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Doctor Who's Ncuti Gatwa is the perfect Doctor for the perfect time

Russell T Davies couldn’t have picked a better actor to play the Doctor – and not just for the obvious reasons.

LONDON, ENGLAND - MAY 08: Ncuti Gatwa and Russell T Davies attend the Virgin Media British Academy Television Awards 2022 at The Royal Festival Hall on May 8, 2022 in London, England. (Photo by David M. Benett/Dave Benett/Getty Images)
Dave Benett/Getty Images)
Published: Monday, 9th May 2022 at 5:35 pm
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Russell T Davies knows how to make an impact.

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After years of high-profile TV launches, special trailers and slow build-up announcements for big new Doctor Who castings, the only truly surprising thing for the returning showrunner to pull was…nothing at all. And so it was that instead of a live special, behind-the-scenes documentary or Wimbledon tennis drop, Doctor Who’s new lead Ncuti Gatwa was unveiled by a single tweet. Or an Instagram post, depending on which you saw first.

With hindsight, it was a genius move – Davies and Ncuti Gatwa were both attending the BAFTAs the same day, so they had a captive TV and press audience for impromptu photoshoots and interviews – and symptomatic of Gatwa’s casting as a whole. But we’ll get to that in a minute.

Because first off, I have to say: isn’t this exciting? Gatwa’s casting already feels like a fresh, interesting creative choice from Davies, rebooting Doctor Who at a stroke (as any regeneration should, really) and bringing in plenty of new fans alongside established audiences.

Anyone who’s seen Gatwa’s performance as the vulnerable, hilarious Eric Effiong in Netflix's Sex Education will need no reminding of his acting ability, but he also feels like a clean slate for the series – a young, vibrant actor with bucketloads of energy whose (comparatively) small list of acting credits means that his Who performance can feel singular and new.

At the moment, it’s hard to say what Gatwa’s Doctor Who performance, or Doctor, will be like. That sense of renewal and the unknown is essential to what makes the show work, and it’s hard to think of another actor working at the moment who better embodies those values. Like Davies returning to the show after It’s A Sin, at the top of his game and with any job offer at his fingertips, Gatwa’s casting sends a message: Doctor Who is not an afterthought. Doctor Who is the biggest game in town. And now everyone else is going to know it.

But this casting works on other levels as well. Following the first female Doctor was always going to be a challenge. Returning to a male actor could seem like a rebuke to Jodie Whittaker’s era – a misstep to be corrected. Casting another woman might (despite the lunacy of this after more than a dozen male actors in the role) be written off as more of the same.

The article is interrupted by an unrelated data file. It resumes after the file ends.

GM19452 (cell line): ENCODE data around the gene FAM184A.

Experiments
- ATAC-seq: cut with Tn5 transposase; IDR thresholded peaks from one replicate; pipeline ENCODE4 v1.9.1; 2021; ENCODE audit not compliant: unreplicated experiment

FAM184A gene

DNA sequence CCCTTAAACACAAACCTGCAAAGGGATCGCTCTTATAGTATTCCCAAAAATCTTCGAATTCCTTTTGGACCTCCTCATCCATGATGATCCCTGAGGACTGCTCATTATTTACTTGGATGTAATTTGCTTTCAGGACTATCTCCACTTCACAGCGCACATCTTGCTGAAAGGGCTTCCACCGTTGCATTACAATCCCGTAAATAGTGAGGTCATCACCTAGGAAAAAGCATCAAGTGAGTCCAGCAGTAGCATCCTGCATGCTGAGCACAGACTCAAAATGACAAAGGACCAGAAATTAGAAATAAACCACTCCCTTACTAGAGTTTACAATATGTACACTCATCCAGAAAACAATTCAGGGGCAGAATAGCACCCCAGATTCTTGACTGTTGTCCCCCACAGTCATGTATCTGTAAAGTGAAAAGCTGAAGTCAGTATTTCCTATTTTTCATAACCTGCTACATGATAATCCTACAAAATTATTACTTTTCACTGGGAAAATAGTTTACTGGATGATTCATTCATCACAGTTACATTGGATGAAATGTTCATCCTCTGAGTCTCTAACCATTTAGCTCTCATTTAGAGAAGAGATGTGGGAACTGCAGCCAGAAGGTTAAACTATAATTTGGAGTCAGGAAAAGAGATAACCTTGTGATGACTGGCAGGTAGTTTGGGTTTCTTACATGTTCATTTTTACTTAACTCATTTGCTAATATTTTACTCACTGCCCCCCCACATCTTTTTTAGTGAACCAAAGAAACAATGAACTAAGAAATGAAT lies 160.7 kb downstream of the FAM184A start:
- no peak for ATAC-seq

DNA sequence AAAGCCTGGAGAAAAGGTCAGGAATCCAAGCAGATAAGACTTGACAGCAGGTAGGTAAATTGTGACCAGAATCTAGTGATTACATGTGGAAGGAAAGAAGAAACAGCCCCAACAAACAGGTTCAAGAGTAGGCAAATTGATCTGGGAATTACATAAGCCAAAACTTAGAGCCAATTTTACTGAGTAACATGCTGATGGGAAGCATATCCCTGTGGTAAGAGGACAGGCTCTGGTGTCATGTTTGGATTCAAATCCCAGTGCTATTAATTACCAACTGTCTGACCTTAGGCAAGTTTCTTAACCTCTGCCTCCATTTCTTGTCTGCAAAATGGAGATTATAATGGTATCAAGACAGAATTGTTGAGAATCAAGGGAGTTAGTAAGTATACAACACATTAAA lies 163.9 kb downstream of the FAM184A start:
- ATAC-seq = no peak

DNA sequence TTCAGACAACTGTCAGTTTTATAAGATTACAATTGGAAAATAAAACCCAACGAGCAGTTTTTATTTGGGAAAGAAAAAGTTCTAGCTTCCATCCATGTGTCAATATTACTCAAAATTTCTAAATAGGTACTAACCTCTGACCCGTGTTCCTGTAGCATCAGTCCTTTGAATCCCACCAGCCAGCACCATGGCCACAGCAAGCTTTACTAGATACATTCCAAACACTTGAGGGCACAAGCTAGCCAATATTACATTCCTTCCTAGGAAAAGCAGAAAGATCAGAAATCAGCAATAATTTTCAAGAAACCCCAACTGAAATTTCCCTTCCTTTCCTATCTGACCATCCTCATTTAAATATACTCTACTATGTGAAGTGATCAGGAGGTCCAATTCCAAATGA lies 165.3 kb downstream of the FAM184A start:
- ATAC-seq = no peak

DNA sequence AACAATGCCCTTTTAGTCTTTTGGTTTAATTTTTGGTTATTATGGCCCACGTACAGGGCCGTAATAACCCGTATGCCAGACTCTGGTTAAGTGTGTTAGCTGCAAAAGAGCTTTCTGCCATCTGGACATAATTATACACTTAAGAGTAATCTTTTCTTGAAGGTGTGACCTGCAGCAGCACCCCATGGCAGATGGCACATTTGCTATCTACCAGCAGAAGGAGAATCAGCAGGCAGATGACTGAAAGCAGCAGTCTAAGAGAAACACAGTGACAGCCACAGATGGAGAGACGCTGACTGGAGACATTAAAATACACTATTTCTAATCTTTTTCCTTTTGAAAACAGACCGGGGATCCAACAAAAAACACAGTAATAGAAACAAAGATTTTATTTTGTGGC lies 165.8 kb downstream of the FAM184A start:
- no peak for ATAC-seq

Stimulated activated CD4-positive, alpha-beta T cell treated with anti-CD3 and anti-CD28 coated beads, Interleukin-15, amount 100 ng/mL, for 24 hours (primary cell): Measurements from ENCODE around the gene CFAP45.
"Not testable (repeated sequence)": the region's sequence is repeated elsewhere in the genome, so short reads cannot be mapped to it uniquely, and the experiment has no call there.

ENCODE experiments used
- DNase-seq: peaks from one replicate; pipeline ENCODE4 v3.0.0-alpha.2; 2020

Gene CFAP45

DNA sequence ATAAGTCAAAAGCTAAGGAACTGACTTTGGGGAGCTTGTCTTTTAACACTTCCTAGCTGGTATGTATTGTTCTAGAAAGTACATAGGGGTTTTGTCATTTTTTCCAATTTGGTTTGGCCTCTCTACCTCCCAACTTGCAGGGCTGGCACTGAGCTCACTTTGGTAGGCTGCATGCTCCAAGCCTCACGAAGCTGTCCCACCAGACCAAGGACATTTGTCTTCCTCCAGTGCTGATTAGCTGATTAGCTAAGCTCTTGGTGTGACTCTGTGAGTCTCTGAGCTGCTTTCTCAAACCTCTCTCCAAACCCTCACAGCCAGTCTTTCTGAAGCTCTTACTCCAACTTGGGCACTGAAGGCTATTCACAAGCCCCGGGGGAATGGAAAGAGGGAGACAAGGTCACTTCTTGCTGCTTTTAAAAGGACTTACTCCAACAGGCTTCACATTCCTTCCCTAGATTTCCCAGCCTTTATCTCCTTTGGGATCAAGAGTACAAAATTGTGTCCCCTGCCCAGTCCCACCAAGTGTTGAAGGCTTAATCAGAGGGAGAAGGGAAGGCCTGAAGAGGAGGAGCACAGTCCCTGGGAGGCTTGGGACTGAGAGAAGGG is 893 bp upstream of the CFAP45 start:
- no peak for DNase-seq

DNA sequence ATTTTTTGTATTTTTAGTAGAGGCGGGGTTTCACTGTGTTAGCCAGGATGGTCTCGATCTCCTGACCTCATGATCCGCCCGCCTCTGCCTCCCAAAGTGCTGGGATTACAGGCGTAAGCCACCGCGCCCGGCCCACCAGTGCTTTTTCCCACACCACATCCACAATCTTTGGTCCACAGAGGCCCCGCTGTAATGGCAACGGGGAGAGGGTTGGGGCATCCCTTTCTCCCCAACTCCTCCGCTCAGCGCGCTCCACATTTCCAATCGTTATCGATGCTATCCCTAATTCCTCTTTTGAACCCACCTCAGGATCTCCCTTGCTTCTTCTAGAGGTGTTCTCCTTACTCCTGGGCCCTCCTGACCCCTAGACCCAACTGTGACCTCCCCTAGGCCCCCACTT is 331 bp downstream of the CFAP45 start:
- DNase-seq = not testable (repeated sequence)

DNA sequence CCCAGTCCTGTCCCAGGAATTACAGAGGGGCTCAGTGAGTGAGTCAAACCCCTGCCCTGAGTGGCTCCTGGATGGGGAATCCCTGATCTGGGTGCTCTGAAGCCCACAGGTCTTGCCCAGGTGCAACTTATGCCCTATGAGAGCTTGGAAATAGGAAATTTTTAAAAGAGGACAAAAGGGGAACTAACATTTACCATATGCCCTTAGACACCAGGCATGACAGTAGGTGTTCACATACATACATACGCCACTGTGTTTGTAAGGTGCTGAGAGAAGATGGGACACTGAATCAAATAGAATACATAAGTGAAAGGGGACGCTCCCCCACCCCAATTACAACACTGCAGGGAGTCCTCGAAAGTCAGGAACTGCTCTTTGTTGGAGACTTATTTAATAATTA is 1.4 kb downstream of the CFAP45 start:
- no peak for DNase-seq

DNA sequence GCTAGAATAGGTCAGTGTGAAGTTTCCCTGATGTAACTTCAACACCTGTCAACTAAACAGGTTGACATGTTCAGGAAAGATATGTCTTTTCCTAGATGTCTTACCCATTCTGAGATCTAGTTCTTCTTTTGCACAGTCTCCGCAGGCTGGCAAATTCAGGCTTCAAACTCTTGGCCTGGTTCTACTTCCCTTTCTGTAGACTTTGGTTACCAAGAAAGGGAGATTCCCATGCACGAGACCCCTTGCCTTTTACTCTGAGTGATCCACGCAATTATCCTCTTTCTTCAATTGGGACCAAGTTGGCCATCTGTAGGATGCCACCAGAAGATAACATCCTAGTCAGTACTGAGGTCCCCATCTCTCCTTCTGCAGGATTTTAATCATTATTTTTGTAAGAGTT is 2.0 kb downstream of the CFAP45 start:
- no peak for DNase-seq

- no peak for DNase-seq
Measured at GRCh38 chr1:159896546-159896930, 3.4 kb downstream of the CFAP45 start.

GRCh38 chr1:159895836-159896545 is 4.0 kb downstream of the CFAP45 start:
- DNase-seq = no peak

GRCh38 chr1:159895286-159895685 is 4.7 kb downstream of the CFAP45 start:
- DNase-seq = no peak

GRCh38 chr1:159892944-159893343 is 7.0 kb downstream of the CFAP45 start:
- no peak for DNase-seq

Davies sidesteps the issue. By casting Gatwa as the first person of colour to play the Doctor in the lead role (‘Fugitive Doctor’ Jo Martin technically beat him as the first person of colour to play the Doctor two years ago), Davies drives the series ever forward, innovating and attracting new interest at a time when the format risked going stale.

It’s a similar technique to the casting of the Doctor’s similarly regenerative nemesis the Master – first rewritten as a female incarnation in 2014 (as played by Michelle Gomez), then back to a male actor in 2020 when they were played by British South Asian actor Sacha Dhawan. One can only imagine the Master’s glee at finally beating the Doctor at something – twice!

But Gatwa brings more to the role than talent and milestones. For years, there’s been talk of how the BBC needs to attract the attention of the Netflix generation. Since he left Doctor Who in 2010 Davies has seen the TV landscape change as streamers rise up, poaching viewers (especially young viewers) from traditional broadcasters and putting pressure on homegrown TV shows to compete.

Gatwa speaks to some of that 'lost generation'. Sex Education is a beloved international hit with a dedicated younger audience, and Gatwa’s Eric is a central part of its appeal. Since the announcement, Twitter has been inundated with people saying they’d watch Doctor for the first time because of Gatwa’s casting (to the extent that the official Twitter account for the show has made a couple of cheeky gags about it), and I’m sure there are many more who will give the show a chance they might not have before.

It's a little trite to say that Gatwa will speak to fans in a different way than any Doctor before, but in one way it’s literally true. Incredibly, the Rwandan-born Scottish actor will be the first Doctor to have their own public social media accounts at the time they’re starring in the show. Already, he’s posting more about the show than any Doctor-elect before him, interacting with fans and supporters as they congratulate him on the news.

And maybe that’s why his social media casting announcement doesn’t feel like a snub. Sure, he didn’t get a big TV reveal – but Davies knows which way the wind is blowing, and calculated the perfect way to make the best impact in 2022. Really, it bodes well for what he has planned for the series when he takes over later this year.

Both the reveal and Gatwa’s casting prove that Davies and his team know exactly what they’re doing with Doctor Who. It’s not more of the same, or a return to the good old days of 2005-2010.

Instead, it’s a first step into the future. And we didn’t even need our own TARDIS-es to see it.

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Doctor Who is available to stream on BBC iPlayer. Check out more of our Sci-Fi coverage or visit our TV Guide to see what's on tonight.

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